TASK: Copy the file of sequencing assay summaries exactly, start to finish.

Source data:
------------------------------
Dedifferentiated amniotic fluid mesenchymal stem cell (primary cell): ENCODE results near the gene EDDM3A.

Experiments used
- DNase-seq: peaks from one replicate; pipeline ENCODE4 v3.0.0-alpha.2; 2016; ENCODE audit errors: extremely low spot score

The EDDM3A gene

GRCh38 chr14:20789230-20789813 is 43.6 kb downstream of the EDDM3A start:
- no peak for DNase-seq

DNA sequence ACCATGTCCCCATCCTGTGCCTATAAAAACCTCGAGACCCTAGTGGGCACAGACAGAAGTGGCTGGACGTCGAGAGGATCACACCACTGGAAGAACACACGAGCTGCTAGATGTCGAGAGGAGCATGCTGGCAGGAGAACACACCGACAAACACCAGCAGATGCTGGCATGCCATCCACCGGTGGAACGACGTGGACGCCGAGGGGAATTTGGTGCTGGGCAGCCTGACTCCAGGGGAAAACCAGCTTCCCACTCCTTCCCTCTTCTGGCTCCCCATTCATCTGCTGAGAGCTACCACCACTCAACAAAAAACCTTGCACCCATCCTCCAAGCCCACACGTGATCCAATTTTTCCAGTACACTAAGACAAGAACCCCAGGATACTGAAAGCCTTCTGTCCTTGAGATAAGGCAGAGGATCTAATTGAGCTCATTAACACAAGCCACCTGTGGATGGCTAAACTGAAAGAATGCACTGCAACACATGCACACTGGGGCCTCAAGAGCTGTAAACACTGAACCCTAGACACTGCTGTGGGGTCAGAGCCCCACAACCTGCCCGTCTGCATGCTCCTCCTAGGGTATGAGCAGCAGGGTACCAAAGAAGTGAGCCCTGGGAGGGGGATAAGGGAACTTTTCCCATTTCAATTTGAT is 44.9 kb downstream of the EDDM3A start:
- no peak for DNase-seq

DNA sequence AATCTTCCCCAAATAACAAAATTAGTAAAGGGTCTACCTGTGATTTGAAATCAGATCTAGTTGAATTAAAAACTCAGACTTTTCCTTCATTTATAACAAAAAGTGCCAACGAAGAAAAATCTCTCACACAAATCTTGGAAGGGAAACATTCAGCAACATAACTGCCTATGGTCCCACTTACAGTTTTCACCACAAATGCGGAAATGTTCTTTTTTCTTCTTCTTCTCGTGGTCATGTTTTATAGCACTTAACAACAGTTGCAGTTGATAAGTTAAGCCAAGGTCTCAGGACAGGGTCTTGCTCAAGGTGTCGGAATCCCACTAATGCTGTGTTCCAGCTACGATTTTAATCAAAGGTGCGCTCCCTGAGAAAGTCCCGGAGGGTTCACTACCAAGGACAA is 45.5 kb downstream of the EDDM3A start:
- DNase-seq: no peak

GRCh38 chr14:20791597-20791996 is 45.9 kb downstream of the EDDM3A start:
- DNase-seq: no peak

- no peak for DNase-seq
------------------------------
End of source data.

Dedifferentiated amniotic fluid mesenchymal stem cell (primary cell): ENCODE results near the gene EDDM3A.

Experiments used
- DNase-seq: peaks from one replicate; pipeline ENCODE4 v3.0.0-alpha.2; 2016; ENCODE audit errors: extremely low spot score

The EDDM3A gene

GRCh38 chr14:20789230-20789813 is 43.6 kb downstream of the EDDM3A start:
- no peak for DNase-seq

DNA sequence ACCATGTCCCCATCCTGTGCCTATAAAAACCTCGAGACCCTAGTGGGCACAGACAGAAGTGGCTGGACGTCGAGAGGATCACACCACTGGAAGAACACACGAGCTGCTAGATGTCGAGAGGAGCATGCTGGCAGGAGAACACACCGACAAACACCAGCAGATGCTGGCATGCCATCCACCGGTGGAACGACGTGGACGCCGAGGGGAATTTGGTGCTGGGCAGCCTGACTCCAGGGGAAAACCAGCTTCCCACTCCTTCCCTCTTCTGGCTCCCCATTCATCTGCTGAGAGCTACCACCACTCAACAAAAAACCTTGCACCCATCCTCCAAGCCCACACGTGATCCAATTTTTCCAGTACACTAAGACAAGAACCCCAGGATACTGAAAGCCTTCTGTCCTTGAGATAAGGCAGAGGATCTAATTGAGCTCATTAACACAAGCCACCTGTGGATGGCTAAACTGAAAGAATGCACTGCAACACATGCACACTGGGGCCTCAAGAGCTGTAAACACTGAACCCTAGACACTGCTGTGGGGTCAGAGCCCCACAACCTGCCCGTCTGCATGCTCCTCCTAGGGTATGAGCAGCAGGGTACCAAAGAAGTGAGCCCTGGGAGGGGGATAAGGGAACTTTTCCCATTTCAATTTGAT is 44.9 kb downstream of the EDDM3A start:
- no peak for DNase-seq

DNA sequence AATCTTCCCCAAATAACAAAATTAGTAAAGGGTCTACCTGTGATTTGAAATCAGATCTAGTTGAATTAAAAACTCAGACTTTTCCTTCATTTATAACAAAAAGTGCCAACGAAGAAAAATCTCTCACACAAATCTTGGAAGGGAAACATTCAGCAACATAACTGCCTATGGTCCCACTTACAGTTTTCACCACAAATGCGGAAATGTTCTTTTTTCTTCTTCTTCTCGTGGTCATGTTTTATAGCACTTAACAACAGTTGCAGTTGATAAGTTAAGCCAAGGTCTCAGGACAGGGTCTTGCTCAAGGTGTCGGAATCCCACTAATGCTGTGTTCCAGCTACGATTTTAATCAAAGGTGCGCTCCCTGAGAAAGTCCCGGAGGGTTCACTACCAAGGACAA is 45.5 kb downstream of the EDDM3A start:
- DNase-seq: no peak

GRCh38 chr14:20791597-20791996 is 45.9 kb downstream of the EDDM3A start:
- DNase-seq: no peak

- no peak for DNase-seq